State Sen. Bill Brady on Unrest, COVID-19, Mail-In Voting and RNC


The Republican Party’s already unconventional convention has broken even more norms. On Tuesday night, Secretary of State Mike Pompeo became the first top U.S. diplomat in modern history to participate in a political convention. And President Donald Trump hosted a naturalization ceremony, and announced a presidential pardon.

The convention is unfolding amid civil unrest in Kenosha following the police shooting of Jacob Blake, a 29-year-old Black man who is now paralyzed, according to the family’s attorney.

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“The African American community, and many communities, have felt disenfranchised from the system,” Illinois Senate Republican Leader Bill Brady said Wednesday on “Chicago Tonight.” “But let’s make no mistake: we are a country that’s foundation, that’s root is based on law and order. There are ways to handle injustices in this country and looting, rioting, destroying people’s property is not one of them.”

During the first two nights of the convention, Republicans sought to make the case for President Donald Trump’s effective handling of the COVID-19 crisis. Meanwhile, virus-related deaths are nearing 180,000 in the U.S. and the president has repeatedly downplayed the spread of the virus and suggested officials look at disinfectant and sunlight as potential treatments.

“There’s no playbook for how to handle this,” said Brady, whose 44th District includes all or parts of Logan, McLean, Menard, Sangamon and Tazewell counties. “I think the president has put his heart and soul into it. I think he’s trying to balance the economic interest of people, but putting first the health care interest of people in America.”

Brady said Trump grew a strong economy before the pandemic and continues to be focused on that. Other public officials are focused entirely on health care, without realizing, Brady said, “that there’s an economic health care.”

While Trump has been criticized for making racist comments, the Republican National Convention has highlighted his non-white supporters, including Kentucky Attorney General Daniel Cameron who responded on Tuesday to comments Joe Biden made regarding Black voters.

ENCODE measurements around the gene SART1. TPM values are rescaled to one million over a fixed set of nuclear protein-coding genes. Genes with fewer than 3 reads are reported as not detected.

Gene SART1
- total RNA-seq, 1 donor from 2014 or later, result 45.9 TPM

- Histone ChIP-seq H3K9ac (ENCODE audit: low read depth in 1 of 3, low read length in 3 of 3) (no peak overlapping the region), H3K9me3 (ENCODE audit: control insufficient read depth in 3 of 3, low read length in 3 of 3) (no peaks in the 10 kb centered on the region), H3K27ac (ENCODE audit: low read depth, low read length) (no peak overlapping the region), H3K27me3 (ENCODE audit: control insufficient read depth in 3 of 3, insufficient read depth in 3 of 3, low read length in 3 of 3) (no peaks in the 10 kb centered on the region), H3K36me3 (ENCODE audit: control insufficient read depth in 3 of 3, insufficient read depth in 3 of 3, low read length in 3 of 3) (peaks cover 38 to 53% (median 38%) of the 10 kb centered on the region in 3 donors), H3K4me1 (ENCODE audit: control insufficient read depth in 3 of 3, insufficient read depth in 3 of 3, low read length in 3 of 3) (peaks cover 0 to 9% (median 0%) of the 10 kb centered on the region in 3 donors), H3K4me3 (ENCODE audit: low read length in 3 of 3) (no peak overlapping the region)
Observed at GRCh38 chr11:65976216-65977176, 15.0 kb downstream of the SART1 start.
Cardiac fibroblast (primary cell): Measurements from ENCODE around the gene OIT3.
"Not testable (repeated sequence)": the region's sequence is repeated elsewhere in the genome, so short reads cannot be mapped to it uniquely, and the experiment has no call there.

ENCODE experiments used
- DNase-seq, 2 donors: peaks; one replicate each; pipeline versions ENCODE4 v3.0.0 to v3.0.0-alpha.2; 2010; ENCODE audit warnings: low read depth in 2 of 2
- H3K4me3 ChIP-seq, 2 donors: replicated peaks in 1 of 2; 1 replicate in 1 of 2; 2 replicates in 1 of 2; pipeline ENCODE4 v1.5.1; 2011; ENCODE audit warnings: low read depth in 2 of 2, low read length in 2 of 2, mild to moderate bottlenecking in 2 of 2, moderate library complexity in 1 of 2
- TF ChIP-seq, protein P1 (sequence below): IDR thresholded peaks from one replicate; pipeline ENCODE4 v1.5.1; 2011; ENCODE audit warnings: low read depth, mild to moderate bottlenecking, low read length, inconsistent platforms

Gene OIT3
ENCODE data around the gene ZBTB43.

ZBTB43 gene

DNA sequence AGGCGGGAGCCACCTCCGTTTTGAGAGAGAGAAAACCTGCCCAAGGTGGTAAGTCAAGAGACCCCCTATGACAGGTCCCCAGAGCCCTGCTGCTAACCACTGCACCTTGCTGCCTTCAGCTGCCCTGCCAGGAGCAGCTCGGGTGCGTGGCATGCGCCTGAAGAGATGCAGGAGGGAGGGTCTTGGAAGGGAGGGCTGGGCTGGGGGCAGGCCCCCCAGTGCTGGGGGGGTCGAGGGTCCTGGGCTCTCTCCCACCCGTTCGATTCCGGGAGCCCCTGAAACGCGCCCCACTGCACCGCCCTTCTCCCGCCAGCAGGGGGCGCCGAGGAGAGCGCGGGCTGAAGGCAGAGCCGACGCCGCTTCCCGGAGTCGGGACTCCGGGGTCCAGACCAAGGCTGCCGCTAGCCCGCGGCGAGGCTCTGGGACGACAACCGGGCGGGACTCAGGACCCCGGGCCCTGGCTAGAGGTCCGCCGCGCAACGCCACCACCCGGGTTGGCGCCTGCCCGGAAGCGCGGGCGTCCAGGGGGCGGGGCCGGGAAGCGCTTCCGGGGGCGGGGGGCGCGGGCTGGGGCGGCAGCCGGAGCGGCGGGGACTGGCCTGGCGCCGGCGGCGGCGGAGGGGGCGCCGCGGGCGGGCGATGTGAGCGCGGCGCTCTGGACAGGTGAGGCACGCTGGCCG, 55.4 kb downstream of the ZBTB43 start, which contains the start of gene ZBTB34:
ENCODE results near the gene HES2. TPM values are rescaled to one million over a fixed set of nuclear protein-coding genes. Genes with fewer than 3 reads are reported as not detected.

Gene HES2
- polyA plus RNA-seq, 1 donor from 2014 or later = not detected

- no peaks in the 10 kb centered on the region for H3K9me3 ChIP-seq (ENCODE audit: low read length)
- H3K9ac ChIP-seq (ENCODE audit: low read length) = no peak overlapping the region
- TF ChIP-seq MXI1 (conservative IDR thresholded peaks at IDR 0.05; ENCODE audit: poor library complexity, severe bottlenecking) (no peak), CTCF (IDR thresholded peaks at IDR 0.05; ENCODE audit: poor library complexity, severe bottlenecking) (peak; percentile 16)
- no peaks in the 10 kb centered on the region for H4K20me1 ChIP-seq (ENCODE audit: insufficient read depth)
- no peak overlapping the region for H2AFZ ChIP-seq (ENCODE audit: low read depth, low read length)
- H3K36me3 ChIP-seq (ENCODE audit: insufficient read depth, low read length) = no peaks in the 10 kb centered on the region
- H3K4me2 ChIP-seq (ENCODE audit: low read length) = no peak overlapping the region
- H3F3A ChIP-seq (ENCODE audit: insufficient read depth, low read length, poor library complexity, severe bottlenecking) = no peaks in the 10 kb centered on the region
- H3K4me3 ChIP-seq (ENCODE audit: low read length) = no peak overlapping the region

“Mr. Vice President, look at me. I am Black,” Cameron said. “We are not all the same, sir. I am not in chains. My mind is my own, and you can’t tell me how to vote because of the color of my skin.”

Brady called the Republican Party the party of opportunity.  

“We are the party of Lincoln, we are the party that wants to create opportunity for all Americans, economic opportunity,” Brady said. “The Democrats have far too long tried to, I think, remove economic opportunity from all Americans.”

Mail-in voting

Trump has repeatedly insisted without evidence that allowing large-scale mail-in voting will lead to fraud and undermine the credibility of the election. Brady said he too is worried about voter fraud.

“We’ve known and suspected for years election fraud in the state,” Brady said. “We believe that a system of protecting every individual’s vote is important because if you allow fraud to occur, you diminish the value of legitimate votes.”

Election experts have said voter fraud is rare, including with mail-in voting. 

“We’ve seen evidence of people voting for other people, in our opinion, particularly in the Chicagoland area and the Metro East area for decades,” Brady said. 

However, Brady said there haven’t been any prosecutions or investigations into it.


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